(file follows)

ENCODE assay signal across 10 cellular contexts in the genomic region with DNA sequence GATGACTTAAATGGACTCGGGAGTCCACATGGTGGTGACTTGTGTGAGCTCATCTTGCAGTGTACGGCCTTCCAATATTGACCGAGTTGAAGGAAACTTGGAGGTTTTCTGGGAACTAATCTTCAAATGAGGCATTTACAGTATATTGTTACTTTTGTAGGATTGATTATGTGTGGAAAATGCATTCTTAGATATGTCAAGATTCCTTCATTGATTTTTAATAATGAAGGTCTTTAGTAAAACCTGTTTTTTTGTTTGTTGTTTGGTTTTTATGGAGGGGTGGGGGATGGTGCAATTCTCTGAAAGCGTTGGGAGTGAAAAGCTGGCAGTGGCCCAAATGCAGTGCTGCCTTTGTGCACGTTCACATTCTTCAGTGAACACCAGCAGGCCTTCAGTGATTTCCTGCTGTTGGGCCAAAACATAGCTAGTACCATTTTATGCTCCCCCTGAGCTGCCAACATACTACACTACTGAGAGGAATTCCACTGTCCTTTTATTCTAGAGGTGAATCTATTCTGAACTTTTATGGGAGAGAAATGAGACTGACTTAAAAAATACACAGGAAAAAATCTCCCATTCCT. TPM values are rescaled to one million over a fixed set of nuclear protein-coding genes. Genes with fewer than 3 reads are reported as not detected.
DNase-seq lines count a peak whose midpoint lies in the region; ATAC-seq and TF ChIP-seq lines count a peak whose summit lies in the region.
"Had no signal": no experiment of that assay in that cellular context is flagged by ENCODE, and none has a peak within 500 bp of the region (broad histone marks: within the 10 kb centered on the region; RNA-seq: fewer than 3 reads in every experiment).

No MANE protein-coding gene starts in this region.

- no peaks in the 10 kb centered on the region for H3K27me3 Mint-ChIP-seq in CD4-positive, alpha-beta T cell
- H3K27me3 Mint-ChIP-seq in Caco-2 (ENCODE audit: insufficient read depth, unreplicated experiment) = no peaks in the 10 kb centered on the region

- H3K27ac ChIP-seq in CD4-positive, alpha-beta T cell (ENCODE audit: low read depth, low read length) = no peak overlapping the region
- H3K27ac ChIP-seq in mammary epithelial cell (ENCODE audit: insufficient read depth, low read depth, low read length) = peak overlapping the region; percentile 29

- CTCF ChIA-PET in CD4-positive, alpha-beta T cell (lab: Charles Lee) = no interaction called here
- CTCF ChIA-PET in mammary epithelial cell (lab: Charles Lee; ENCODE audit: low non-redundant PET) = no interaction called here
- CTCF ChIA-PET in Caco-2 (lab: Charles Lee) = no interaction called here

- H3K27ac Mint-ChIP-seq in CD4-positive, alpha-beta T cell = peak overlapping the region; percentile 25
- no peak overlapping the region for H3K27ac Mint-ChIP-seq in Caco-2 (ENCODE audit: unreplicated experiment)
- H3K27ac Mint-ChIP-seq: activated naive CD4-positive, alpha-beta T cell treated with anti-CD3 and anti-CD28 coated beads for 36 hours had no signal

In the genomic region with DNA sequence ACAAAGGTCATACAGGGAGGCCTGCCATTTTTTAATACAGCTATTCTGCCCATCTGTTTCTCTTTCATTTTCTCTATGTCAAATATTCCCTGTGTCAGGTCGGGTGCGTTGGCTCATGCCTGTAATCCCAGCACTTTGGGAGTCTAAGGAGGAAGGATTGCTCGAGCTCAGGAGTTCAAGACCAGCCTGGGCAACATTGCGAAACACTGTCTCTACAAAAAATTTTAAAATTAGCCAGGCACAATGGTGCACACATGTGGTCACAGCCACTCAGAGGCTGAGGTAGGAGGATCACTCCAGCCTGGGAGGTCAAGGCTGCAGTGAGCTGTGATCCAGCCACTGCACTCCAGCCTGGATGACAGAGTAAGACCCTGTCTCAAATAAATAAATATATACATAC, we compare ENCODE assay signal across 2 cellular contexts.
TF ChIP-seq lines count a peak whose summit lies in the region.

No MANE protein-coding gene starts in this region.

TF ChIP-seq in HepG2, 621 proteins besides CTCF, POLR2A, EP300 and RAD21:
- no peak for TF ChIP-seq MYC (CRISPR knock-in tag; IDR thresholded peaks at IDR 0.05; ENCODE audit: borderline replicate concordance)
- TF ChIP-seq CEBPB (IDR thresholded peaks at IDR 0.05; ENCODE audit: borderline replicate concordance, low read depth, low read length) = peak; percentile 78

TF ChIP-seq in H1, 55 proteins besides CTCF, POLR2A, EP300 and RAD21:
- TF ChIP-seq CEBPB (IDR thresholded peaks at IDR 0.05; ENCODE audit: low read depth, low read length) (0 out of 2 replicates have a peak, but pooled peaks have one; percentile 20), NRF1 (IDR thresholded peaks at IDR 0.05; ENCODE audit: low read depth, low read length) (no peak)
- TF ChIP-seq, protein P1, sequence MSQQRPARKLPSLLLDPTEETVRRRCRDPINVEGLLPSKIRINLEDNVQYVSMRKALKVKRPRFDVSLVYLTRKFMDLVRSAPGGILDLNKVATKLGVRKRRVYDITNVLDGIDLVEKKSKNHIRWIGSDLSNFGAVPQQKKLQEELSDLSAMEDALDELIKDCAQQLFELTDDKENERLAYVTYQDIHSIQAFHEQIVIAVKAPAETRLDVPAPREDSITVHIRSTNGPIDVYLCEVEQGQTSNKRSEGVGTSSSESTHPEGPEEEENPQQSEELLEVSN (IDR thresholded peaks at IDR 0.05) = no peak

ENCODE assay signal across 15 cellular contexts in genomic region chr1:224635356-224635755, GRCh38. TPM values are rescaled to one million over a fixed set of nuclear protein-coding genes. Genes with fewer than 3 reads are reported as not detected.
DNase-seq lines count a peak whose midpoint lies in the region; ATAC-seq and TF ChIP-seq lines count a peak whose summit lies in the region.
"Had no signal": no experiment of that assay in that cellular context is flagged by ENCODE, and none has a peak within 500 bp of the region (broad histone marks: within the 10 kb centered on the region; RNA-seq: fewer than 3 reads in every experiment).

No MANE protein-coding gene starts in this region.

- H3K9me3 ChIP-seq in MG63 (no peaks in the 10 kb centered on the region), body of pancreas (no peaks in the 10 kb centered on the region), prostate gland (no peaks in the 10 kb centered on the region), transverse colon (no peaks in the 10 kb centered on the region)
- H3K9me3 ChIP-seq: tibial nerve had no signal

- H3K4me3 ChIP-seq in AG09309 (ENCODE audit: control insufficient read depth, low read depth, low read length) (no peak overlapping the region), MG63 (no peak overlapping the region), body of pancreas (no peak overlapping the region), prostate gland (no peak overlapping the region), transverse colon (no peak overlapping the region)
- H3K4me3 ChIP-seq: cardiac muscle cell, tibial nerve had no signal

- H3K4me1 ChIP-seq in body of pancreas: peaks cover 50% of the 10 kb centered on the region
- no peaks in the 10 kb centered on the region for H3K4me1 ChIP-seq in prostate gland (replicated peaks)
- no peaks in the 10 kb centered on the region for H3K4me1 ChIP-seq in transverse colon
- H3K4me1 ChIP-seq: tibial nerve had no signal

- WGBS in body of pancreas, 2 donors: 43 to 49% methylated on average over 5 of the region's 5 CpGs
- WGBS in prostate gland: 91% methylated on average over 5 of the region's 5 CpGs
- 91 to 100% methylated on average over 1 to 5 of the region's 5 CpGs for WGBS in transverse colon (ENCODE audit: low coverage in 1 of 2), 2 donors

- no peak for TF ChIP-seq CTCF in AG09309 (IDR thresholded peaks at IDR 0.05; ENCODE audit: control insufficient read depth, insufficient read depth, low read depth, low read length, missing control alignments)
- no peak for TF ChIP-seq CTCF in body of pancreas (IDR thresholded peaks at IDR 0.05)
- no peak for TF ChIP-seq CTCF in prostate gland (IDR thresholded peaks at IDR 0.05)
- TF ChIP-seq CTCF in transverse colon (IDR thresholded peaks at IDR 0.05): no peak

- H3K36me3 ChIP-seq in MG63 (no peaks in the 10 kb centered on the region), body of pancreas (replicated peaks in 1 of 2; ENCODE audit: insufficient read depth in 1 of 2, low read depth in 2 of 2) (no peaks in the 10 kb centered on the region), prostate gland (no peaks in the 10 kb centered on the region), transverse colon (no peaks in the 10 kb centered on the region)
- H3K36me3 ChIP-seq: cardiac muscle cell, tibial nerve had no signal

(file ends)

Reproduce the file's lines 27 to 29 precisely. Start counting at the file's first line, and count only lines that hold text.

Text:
No MANE protein-coding gene starts in this region.

- H3K9me3 ChIP-seq in MG63 (no peaks in the 10 kb centered on the region), body of pancreas (no peaks in the 10 kb centered on the region), prostate gland (no peaks in the 10 kb centered on the region), transverse colon (no peaks in the 10 kb centered on the region)
- H3K9me3 ChIP-seq: tibial nerve had no signal